Check this out: (taken from Access Hollywood)

In an interview with the Las Vegas Sun, Manetti says Selleck came up with the idea for the reunion, “Tom plays this ranch guy in Nevada. The script first called for his two cowboy buddies to come in, but he changed it to where Roger and I replaced the cowboys. We were all in the Marines together. I play a multimillionaire who wears tailor-made suits and owns 250 nightclubs and restaurants around the country, and Roger owns this mega-aviation company, helicopters.”

In the ‘Magnum’ series Manetti played a nightclub owner and Mosley played a helicopter pilot. He told the Las Vegas Sun it seems like old times, “It’s great. The dialogue is the same as it was on ‘Magnum,‘ the same kind of banter. It was just like old times, except when we were taping I turned around and instead of seeing palm trees, I saw slot machines.”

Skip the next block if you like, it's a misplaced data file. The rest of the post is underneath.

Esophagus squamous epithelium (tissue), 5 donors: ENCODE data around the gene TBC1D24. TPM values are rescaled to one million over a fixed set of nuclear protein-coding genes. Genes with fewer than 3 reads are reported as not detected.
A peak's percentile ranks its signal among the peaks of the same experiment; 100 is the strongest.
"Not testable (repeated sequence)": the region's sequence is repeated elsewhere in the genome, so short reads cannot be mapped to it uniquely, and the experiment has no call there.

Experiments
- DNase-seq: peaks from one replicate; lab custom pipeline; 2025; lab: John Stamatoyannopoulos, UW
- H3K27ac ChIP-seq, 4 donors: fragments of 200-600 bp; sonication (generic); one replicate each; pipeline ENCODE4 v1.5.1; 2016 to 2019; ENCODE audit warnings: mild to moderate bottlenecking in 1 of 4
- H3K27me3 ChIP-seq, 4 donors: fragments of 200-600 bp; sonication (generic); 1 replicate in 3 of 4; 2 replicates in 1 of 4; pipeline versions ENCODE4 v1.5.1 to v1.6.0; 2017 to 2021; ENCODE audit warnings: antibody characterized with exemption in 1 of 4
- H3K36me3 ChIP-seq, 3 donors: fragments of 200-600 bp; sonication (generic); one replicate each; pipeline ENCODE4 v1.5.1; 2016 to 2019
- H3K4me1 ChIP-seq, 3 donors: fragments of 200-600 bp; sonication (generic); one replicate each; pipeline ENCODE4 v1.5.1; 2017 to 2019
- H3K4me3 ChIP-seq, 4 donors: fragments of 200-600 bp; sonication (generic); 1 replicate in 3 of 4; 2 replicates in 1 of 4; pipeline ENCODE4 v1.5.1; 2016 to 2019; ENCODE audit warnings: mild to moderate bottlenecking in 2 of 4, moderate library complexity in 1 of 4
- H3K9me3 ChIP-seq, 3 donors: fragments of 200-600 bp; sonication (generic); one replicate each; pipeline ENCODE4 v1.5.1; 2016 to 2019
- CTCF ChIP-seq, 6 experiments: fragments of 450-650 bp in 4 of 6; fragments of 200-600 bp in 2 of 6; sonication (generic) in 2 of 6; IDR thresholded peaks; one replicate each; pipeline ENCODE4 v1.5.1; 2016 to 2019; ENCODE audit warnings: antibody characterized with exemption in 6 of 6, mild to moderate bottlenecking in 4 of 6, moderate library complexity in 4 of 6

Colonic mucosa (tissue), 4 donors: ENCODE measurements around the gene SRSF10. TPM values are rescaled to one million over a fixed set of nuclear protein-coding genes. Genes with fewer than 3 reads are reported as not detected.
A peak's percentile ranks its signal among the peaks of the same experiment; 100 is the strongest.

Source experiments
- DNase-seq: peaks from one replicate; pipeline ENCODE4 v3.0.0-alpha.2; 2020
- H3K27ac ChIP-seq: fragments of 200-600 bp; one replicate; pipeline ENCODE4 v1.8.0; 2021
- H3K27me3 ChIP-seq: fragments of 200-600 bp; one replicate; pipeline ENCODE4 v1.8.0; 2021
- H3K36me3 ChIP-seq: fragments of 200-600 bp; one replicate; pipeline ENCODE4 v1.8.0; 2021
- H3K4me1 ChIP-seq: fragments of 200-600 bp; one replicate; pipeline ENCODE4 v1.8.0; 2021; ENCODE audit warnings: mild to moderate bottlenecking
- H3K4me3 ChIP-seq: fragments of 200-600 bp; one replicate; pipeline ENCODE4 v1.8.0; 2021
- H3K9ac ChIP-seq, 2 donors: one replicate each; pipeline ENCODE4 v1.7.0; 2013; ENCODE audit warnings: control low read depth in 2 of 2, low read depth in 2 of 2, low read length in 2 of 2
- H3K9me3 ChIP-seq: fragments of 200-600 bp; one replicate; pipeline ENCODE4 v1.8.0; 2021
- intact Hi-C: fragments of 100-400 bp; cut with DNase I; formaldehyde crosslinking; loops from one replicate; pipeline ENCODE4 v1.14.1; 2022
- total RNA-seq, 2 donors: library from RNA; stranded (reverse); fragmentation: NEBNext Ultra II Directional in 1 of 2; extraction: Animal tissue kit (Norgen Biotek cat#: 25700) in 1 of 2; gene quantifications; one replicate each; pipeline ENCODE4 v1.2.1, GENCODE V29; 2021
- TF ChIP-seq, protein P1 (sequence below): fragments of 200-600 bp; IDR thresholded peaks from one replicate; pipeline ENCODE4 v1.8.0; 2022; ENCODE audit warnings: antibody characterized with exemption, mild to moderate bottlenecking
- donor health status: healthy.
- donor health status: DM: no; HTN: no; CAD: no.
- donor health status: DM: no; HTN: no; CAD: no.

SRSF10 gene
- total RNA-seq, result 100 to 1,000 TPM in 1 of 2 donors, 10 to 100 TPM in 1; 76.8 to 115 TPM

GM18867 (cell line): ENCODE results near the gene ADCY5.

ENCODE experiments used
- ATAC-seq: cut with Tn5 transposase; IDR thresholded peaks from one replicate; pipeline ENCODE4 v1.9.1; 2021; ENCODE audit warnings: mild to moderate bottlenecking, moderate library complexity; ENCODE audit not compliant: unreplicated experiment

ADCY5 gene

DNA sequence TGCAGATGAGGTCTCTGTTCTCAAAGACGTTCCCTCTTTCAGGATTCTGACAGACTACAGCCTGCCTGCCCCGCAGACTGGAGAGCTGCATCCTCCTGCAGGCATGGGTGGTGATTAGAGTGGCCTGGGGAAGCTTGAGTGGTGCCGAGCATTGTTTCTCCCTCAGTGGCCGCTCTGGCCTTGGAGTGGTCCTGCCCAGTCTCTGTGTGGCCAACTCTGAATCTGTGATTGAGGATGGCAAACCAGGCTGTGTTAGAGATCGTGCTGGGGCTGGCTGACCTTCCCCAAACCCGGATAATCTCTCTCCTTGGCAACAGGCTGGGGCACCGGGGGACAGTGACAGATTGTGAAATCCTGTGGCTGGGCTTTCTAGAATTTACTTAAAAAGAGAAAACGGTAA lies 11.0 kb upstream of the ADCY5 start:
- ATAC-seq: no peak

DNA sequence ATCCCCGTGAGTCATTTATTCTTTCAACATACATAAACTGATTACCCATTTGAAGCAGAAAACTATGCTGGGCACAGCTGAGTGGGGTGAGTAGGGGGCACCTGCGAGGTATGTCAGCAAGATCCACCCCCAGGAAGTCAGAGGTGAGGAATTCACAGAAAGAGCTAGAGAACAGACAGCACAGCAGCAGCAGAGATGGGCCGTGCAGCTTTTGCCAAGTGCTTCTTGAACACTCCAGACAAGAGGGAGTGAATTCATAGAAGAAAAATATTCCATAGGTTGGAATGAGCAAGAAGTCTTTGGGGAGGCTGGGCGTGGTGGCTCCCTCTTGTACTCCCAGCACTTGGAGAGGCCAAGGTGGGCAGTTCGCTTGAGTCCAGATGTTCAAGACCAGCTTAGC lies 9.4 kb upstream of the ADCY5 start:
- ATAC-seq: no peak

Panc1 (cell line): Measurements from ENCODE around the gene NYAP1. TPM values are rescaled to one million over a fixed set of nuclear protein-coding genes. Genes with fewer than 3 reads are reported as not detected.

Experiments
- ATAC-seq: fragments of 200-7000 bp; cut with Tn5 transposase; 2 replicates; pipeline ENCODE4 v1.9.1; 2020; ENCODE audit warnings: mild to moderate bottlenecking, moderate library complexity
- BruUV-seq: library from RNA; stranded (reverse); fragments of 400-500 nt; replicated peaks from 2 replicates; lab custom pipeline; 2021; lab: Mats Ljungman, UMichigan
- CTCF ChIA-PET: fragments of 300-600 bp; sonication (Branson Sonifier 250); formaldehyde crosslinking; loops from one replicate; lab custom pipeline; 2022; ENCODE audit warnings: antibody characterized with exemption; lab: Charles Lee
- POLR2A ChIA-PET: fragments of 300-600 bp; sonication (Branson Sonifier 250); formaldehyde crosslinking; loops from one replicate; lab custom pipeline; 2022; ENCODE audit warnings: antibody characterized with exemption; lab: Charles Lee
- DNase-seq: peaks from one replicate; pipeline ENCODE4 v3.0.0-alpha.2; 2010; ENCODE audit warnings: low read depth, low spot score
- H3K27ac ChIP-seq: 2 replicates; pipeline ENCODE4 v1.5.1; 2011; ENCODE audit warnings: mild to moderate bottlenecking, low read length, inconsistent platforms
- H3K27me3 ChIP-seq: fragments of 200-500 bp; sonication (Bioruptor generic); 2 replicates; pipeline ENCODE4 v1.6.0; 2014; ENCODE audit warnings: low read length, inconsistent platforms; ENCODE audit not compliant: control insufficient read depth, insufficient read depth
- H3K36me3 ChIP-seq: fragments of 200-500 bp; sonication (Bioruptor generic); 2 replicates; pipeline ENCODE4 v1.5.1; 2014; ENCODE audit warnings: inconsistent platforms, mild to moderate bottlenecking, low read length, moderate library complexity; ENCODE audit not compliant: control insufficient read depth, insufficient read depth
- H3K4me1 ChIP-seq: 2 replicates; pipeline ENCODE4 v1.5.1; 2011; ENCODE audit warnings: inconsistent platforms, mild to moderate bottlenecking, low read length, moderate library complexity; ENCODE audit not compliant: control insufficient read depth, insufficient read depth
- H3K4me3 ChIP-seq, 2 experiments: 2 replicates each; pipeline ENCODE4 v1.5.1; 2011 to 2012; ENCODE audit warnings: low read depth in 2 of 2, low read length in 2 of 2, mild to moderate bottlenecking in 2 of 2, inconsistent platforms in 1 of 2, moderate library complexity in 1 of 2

John Hillerman, the fourth star of the series is not featured in the episode. According to Manetti he thinks Hillerman is retired. Manetti also tells the Las Vegas Sun that he and Mosley will have recurring roles in the series.

Oh, I so hope John Hillerman comes out of retirement to play the "British billionaire".


October 29, 2007

Are you kidding me?  Look at the price difference between HD DVD players and BluRay DVD players:

I mean it’s not even close.  HD DVD Players are HALF the cost of BluRay Players.  And what’s even more amazing is the fact that HD DVD is a functionally superior format.  With it’s amazing overlaying capabilities and advanced technologies like:

  • having gorgeous "floating" interactive menus
  • picture-in-picture videos with director’s expressions overlaying the movie
  • side-by-side movie comparisons like before & after shots
  • dynamic Internet downloaded content displayed at-play-time
  • dual format discs with both standard definition & high definition on a single disc